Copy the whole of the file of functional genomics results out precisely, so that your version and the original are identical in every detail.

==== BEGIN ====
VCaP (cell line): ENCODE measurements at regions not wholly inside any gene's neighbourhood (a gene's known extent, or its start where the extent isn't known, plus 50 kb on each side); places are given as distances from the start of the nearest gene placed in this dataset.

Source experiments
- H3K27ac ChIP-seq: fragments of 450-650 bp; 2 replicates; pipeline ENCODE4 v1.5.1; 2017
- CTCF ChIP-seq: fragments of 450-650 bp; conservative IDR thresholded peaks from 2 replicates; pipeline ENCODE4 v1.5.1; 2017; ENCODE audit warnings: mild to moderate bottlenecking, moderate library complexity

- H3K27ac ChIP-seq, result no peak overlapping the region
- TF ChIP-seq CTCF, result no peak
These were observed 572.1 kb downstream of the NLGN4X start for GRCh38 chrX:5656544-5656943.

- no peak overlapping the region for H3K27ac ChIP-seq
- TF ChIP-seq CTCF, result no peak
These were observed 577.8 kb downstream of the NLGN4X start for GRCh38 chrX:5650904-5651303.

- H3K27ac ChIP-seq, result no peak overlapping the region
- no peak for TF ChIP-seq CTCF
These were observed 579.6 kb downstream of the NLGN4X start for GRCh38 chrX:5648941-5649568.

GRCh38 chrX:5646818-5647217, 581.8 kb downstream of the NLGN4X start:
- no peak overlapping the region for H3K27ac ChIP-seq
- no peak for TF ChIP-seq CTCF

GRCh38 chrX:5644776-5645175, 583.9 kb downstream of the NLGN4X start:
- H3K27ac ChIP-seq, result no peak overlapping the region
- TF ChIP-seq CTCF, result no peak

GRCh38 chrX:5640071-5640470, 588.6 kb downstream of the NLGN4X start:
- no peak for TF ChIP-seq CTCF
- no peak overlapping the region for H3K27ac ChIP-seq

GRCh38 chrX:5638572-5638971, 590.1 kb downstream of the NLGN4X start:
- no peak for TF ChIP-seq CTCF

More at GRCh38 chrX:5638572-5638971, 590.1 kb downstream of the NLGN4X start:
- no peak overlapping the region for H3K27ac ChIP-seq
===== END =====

VCaP (cell line): ENCODE measurements at regions not wholly inside any gene's neighbourhood (a gene's known extent, or its start where the extent isn't known, plus 50 kb on each side); places are given as distances from the start of the nearest gene placed in this dataset.

Source experiments
- H3K27ac ChIP-seq: fragments of 450-650 bp; 2 replicates; pipeline ENCODE4 v1.5.1; 2017
- CTCF ChIP-seq: fragments of 450-650 bp; conservative IDR thresholded peaks from 2 replicates; pipeline ENCODE4 v1.5.1; 2017; ENCODE audit warnings: mild to moderate bottlenecking, moderate library complexity

- H3K27ac ChIP-seq, result no peak overlapping the region
- TF ChIP-seq CTCF, result no peak
These were observed 572.1 kb downstream of the NLGN4X start for GRCh38 chrX:5656544-5656943.

- no peak overlapping the region for H3K27ac ChIP-seq
- TF ChIP-seq CTCF, result no peak
These were observed 577.8 kb downstream of the NLGN4X start for GRCh38 chrX:5650904-5651303.

- H3K27ac ChIP-seq, result no peak overlapping the region
- no peak for TF ChIP-seq CTCF
These were observed 579.6 kb downstream of the NLGN4X start for GRCh38 chrX:5648941-5649568.

GRCh38 chrX:5646818-5647217, 581.8 kb downstream of the NLGN4X start:
- no peak overlapping the region for H3K27ac ChIP-seq
- no peak for TF ChIP-seq CTCF

GRCh38 chrX:5644776-5645175, 583.9 kb downstream of the NLGN4X start:
- H3K27ac ChIP-seq, result no peak overlapping the region
- TF ChIP-seq CTCF, result no peak

GRCh38 chrX:5640071-5640470, 588.6 kb downstream of the NLGN4X start:
- no peak for TF ChIP-seq CTCF
- no peak overlapping the region for H3K27ac ChIP-seq

GRCh38 chrX:5638572-5638971, 590.1 kb downstream of the NLGN4X start:
- no peak for TF ChIP-seq CTCF

More at GRCh38 chrX:5638572-5638971, 590.1 kb downstream of the NLGN4X start:
- no peak overlapping the region for H3K27ac ChIP-seq